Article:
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Sharlene WilliamsMacromolecular Interfaces with Life Sciences IGERT
Virginia Polytechnic Institute and State UniversityBlacksburg, VA
Sharlene's Research at a Glance
Free radical processes are important in biological mechanisms including disease pathways, aging, and biomedical applications. I will elucidate oxygen-centered free radical processes in various biological systems utilizing a fundamental understanding obtained by research of the oxidative processes of synthetic polymers and biopolymers.
The first part of the research plan incorporates biocompatible polymer research that is currently being conducted in Dr. Long's research group. My synthetic research focuses on novel polymers derived from renewable resources including sugars and cellulosics, as well as novel acetoacetonate derivatization in parallel with acrylate functionality. Specific attention devoted to the preparation of sugar based elastomers and foams will offer enhanced compatibility and biodegradation. These novel sugar-based polymers will be suitable matrices for the preparation of antioxidant delivery systems and other biomedical applications. For example, Figure 1 displays a poly(propylene glycol) based acetoacetonate (AcAc) system for the preparation of novel elastomers (rubbers) using catalyzed Michael chemistry. This novel family of biodegradable polymers will have unique physical properties due to the formation of a multiphase structure. After synthesizing the polymers, I would like to study further the biocompatibility of the polymers for bio-adhesives and other biomedical applications.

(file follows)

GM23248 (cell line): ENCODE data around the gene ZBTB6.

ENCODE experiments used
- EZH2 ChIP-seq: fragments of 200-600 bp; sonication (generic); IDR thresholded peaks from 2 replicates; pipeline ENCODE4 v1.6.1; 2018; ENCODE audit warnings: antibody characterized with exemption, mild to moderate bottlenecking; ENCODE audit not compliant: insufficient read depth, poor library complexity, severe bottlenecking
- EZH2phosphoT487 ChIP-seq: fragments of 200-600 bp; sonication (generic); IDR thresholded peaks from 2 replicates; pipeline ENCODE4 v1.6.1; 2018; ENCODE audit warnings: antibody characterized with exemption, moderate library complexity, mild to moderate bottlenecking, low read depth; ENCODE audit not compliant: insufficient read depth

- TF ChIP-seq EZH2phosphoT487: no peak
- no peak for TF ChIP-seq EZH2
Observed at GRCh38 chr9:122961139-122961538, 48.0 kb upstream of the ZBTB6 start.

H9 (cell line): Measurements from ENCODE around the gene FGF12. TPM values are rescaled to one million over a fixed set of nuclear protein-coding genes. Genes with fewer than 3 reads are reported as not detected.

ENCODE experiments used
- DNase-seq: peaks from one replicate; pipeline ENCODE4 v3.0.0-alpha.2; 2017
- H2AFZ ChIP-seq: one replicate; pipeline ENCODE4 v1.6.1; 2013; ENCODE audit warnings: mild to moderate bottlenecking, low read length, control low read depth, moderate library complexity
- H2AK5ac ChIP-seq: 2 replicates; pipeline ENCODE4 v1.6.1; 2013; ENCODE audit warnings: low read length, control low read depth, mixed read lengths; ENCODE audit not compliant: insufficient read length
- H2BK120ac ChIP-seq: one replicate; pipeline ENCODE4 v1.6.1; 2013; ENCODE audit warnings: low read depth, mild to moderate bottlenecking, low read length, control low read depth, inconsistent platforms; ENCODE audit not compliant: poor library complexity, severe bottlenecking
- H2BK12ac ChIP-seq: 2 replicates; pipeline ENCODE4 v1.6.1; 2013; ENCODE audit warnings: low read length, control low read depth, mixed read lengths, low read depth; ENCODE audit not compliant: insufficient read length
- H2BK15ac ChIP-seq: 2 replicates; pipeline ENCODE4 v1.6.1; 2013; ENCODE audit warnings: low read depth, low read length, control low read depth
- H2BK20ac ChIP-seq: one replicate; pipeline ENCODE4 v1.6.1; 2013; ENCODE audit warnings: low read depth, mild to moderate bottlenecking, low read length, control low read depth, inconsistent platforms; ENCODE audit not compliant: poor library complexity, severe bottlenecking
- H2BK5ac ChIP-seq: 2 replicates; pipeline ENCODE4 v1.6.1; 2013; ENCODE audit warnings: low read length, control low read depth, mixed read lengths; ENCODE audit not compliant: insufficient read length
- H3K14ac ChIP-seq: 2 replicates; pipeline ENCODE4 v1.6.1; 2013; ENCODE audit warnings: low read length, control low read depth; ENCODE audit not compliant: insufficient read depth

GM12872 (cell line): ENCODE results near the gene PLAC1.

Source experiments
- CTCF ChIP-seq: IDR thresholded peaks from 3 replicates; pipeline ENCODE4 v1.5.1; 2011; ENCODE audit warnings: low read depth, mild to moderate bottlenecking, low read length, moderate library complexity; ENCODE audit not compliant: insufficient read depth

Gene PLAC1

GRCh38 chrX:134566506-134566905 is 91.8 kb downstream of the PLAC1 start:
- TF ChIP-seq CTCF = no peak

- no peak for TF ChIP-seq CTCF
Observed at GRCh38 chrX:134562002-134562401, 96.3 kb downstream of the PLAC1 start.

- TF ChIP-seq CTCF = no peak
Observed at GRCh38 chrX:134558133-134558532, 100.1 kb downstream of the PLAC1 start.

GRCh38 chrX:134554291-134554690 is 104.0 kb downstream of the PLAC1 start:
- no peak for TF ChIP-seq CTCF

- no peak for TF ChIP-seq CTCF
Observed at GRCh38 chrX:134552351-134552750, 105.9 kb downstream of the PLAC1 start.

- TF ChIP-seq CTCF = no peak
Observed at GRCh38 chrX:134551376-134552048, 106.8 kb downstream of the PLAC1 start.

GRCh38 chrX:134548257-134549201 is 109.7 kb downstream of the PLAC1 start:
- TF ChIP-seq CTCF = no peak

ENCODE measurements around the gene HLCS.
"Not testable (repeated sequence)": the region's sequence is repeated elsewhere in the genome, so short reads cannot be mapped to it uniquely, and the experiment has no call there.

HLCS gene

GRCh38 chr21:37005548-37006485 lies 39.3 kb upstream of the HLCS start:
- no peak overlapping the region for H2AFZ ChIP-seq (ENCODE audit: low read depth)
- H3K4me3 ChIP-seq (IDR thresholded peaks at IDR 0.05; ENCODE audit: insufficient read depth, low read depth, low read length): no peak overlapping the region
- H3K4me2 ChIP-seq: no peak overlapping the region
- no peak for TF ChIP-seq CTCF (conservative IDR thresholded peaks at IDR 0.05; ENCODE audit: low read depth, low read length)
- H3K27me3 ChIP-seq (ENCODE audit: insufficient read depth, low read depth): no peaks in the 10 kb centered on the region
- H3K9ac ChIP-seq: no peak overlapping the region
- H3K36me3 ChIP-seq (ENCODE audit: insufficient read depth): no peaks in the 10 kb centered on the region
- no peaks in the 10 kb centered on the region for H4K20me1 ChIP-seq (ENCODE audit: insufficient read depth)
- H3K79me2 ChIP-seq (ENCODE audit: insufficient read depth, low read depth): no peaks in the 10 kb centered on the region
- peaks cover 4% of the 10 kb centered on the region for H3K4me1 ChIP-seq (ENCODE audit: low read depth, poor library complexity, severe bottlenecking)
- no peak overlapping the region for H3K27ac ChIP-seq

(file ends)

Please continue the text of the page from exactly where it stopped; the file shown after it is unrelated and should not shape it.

The influence of the free radical intermediates on polymer performance is the second component of my research plan. It is imperative to understand the effect of oxidation on mechanical properties of biopolymers and synthetic polymers. Free radical oxidation is critical to biopolymer and polymer degradation. Various instruments, including dynamic mechanical analysis (DMA), differential scanning calorimetry (DSC), tensile testing, thermal gravimetric analysis (TGA), and fourier-transform infrared spectroscopy (FTIR), will measure the effect of oxidation on mechanical properties. I will evaluate the changes in morphological, thermal, and mechanical properties. In addition, I will examine the rates of oxidative processes.
The third part of my research interests involves a unique highly parallel screening of synthetic polymers and biopolymers with antioxidants to determine optimal antioxidants and oxidation rates and processes. This combinatorial technique utilizes a microarray-based approach. In minimal time, I will obtain a great amount of information by using this technique. By adding a small amount of polymer and antioxidant to a 96 well plate, I will assess the rate of oxidation. A design of experiment, performed to determine the effect of concentration and chemical structure of antioxidants on the rate of oxidation, will increase my productivity.
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